What a tragedy! If Haiti's history had been different, if the hand of centuries of government had been lighter--or better yet, absent altogether--eight generations after slavery would have produced a population of self-helpers, individual capitalists able to grow and build and trade and save and plow back what they saved to create a prospering, free society. Today they would still be suffering acutely from the quake's devastation, but rather than sitting patiently but passively, they would be figuring out how to rebuild their own lives and make the best use of the charitable help that has been pouring in from their neighbors here.

There's another aspect to Suarez' report, and another source of that helpless, patient passivity, and it's the religion deeply embedded in Haitian society. Most here would agree that Voodoo is nonsense, but fewer would apply that word to its other main one, Roman Catholicism. Yet think about it: the latter has as its central tenet the idea that the universe was created and is maintained by a supreme being who is simultaneously omniscient, omnibenevolent and omnipotent. He is said to be infinitely knowing, infinitely good (pitying especially the poor) and infinitely powerful.
 
And yet this God, on January 12th, set in His cross-hairs the poorest city on this side of the planet and shook it until it fell; killing, injuring and displacing hundreds of thousands of people who had tried hard to worship Him. Since He is allegedly omnipotent, He could readily have placed the epicenter a few hundred miles out to sea; since He is allegedly omniscient, He would know in advance the acute suffering that would result from targeting Port au Prince, and since He allegedly pities the poor and the meek and wants it known that they shall "inherit the Earth", He could have furthered that purpose by targeting somewhere rather less poor and not meek at all; Washington, DC, say. The fact that He didn't do so provides ample reason to dismiss these doctrines for the contradictory nonsense they plainly are, and acknowledging that all religion is close behind government itself as a prime cause of the acceptance of systemic poverty and the misery it brings.
 

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Jim Davies's picture
Columns on STR: 243

Jim Davies is a retired businessman in New Hampshire who led the development of an on-line school of liberty in 2006, and who wrote A Vision of Liberty" , "Transition to Liberty" and, in 2010, "Denial of Liberty" and "To FREEDOM from Fascism, America!" He started The Zero Government Blog in the same year.
In 2012 Jim launched http://TinyURL.com/QuitGov , to help lead government workers to an honest life.
In 2013 he wrote his fifth book, a concise and rational introduction to the Christian religion called "Which Church (if any)?"

Comments

ottersonroger's picture

Very incomplete, superficial understanding of Haitian history. Selected points are chosen only if they support the party line.

wkmac's picture

Stefan Molyneux did a video interview on Haiti a month or so back. Here's the link below and draw your own conclusions. And Jim, thanks for your contribution and thoughts on the matter.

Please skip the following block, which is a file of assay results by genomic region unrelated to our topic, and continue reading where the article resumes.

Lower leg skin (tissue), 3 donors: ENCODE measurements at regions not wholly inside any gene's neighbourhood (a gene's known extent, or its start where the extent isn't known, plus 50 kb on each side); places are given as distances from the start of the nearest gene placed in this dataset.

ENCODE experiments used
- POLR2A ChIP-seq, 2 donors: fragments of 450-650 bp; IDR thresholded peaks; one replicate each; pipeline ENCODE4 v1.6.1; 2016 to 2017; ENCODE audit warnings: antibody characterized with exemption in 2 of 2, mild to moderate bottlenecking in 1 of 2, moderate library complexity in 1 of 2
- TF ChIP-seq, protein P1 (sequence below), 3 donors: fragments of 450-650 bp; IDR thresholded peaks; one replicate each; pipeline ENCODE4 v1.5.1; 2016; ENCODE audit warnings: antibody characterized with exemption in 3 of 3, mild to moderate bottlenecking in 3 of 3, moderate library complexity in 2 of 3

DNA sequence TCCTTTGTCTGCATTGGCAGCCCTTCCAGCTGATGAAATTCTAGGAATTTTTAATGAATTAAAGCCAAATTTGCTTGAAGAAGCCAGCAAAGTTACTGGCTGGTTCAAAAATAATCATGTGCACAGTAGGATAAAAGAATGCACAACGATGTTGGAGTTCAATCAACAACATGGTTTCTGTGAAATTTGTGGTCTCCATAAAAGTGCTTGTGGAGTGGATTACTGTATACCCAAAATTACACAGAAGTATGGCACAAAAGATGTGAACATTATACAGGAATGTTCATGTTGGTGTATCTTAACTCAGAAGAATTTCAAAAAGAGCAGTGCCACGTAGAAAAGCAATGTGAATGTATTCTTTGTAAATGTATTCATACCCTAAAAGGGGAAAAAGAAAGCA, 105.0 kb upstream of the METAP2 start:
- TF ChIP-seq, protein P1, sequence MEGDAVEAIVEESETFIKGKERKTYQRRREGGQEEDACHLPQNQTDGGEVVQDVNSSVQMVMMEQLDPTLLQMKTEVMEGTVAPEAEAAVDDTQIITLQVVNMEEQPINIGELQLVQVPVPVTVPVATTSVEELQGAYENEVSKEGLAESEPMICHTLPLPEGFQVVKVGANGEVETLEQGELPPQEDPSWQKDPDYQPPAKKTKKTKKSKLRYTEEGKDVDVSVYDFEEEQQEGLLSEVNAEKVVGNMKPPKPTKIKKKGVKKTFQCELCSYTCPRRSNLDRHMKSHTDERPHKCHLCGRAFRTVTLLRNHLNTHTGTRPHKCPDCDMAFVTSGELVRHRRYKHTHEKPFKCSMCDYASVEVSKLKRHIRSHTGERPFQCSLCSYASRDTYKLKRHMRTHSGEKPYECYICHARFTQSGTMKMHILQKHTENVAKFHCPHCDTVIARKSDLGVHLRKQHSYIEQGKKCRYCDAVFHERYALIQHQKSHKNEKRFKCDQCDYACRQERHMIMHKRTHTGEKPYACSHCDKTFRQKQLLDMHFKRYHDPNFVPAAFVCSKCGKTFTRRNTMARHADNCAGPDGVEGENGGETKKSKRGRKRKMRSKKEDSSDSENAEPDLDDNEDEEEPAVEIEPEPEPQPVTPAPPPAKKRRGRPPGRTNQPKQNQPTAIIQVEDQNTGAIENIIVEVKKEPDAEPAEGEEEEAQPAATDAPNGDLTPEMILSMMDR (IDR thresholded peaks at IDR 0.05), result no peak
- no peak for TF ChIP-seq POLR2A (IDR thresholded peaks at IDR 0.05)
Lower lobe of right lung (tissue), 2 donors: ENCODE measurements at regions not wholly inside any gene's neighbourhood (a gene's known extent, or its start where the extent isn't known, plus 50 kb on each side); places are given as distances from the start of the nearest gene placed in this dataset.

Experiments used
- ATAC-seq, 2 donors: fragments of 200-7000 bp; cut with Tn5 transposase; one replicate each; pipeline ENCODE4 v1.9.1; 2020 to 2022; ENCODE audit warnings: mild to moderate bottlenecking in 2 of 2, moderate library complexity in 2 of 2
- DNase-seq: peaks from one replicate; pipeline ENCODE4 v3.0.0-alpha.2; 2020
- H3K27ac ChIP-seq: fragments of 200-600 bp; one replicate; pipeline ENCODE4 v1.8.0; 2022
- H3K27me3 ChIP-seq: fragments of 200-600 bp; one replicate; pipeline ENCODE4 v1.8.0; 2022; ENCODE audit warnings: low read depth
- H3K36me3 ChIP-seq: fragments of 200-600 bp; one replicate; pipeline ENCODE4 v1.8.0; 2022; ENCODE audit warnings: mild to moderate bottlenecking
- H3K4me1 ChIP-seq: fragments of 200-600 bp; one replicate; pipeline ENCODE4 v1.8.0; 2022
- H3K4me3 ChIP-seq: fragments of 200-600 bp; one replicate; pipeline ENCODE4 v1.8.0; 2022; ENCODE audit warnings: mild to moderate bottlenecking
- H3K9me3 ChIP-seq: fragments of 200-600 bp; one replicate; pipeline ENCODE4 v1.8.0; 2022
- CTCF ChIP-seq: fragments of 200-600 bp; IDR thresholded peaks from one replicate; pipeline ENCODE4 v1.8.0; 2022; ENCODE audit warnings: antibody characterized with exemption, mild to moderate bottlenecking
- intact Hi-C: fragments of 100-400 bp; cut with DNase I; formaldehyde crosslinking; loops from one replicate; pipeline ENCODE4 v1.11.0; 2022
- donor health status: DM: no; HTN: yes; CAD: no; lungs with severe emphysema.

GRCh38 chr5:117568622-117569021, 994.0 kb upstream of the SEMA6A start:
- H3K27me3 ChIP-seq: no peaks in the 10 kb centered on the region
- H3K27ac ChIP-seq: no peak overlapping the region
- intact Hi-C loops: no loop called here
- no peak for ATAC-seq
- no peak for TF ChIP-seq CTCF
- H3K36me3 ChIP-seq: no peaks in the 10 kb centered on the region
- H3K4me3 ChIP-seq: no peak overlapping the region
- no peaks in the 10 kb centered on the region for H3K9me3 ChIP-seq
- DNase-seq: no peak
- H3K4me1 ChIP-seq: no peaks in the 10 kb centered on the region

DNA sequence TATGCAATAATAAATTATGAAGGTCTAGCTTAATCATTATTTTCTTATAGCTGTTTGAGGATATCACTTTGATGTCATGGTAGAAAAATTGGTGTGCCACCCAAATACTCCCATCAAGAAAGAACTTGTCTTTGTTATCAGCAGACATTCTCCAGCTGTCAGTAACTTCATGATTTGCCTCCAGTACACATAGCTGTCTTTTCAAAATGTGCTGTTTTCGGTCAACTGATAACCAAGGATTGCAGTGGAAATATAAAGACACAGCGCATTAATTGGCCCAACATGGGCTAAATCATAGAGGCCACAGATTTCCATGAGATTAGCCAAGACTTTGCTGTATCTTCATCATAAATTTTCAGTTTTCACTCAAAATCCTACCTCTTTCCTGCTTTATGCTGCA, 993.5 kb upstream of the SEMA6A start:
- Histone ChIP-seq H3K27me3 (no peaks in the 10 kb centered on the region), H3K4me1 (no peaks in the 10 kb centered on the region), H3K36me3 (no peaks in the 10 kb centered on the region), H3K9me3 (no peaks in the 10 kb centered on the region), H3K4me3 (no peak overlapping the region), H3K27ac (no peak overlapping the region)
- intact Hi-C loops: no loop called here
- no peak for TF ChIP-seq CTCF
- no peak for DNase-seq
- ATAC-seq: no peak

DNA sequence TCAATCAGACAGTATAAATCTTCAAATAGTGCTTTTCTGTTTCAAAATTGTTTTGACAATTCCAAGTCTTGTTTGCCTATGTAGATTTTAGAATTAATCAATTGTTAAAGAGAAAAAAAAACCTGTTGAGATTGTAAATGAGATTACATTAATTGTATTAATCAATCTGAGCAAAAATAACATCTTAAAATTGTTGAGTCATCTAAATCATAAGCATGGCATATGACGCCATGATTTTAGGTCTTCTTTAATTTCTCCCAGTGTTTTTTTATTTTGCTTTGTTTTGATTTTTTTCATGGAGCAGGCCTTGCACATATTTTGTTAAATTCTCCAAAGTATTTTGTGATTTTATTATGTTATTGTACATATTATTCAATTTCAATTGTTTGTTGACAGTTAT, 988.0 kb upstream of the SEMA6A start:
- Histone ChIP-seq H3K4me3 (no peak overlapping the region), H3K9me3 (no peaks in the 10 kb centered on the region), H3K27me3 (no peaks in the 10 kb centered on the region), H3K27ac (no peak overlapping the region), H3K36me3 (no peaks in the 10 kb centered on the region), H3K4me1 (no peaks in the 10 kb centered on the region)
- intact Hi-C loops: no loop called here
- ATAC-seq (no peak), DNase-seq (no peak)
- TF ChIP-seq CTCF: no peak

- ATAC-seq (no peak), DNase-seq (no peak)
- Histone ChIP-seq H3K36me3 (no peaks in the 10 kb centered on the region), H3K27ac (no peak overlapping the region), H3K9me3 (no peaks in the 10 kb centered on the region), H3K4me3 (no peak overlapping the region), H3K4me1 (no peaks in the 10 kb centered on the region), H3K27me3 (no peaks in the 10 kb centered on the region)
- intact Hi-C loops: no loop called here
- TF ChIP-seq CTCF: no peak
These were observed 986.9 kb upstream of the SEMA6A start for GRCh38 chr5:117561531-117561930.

http://www.youtube.com/watch?v=ijf2hIwBgFc&feature=youtube_gdata

Jim Davies's picture

Constructive criticism is always welcome, ottersonroger, but here I saw criticism without constructiveness. What aspect of Haiti's history, I wonder, leads you to suppose that its people have suffered too little government instead of too much?

FYI, there is no "party" here on STR. Even a quick visit to the "non-voting archive" should satisfy you that we eschew all political affiliation. Check out http://www.strike-the-root.com/vote.html

True, we are philosophically libertarian, in that we see government as parasitic even at best; we start from the premise that every human is his own self-owner, and therefore that any governor, who would take away from him some at least of the life decisions he wants to make for himself, is antithetical to human nature.

Possibly you have embraced the opposite premise. I'd be interested to learn which aspects of your own life you wish somebody else to rule.

Jim Davies

DennisLeeWilson's picture

Please include author's name along with the title on the main page. I make it a point to read a select group of authors first and almost missed this article because author identity is unknown until link is opened.

albergine's picture

i would tend to agree with 'ottersonroger' (first Comment) that it reads very much like what would be expected from a factually lacking Politicaly biased view of events/history.

if the writer is without agenda/political affiliation - what would the reason be for such a narrow minded article (no offence meant)

the link has a few interesting Facts (though i wasn't there) that may help form a different angle of attack for next time .

http://www.historycommons.org/timeline.jsp?timeline=haiti

madtekwriter's picture

Wish you would lay off the anti-God stuff--unless you’ll admit that your image of him, in addition to being “omniscient, omnibenevolent and omnipotent” also includes him being “omni-interfering.” You have a view of God that is very different from mine. Your view lacks a concept of “free moral agency.” You suppose that religious folks think that God is like some chess player, moving pieces around some heavenly chessboard--therefore, no free moral agency. Truth (as I see it, anyway) is that actions have natural, logical, principle-driven consequences (e.g., people allow themselves to be ruled by governments, then governments abuse their subjects), and God is the ultimate non-aggressor--he only acts where and when free moral agents give him license.

Jim Davies's picture

To Madtekwriter: yes, I'll gladly admit that "my" image of god is that he is "omni-interfering" - except that it's not really my image at all. This being a nominally and predominantly Christian country, I'm using the image of god conveyed in the Judeo-Christian religion, ie the Bible.

Presumably, I don't have to show you, do I, that that image is one of an omniscient, omnibenevolent and omnipotent entity? That would be too easy. But it also portrays him as omni-interfering, though without using that particular phrase. Consider for example Matthew 10:29, 30 (KJV):- "Are not two sparrows sold for a farthing? and one of them shall not fall on the ground without your Father. But the very hairs of your head are all numbered." I suggest that a god who takes note of every falling sparrow and counts every hair on every head is pretty closely interested in what's going on.

Your image of god appears to be that he set things up rather like spinning a top, and then withdrew to see how things turned out. Certainly, you're entitled to believe whatever you want; there is no shortage of myths about what god is like. But that "hands off" idea is not Christian, and does not absolve god in any degree from responsibility for the result of what he allegedly established. If you release the parking brake of a car on a hill and it careens down it and kills pedestrians, the fault is yours.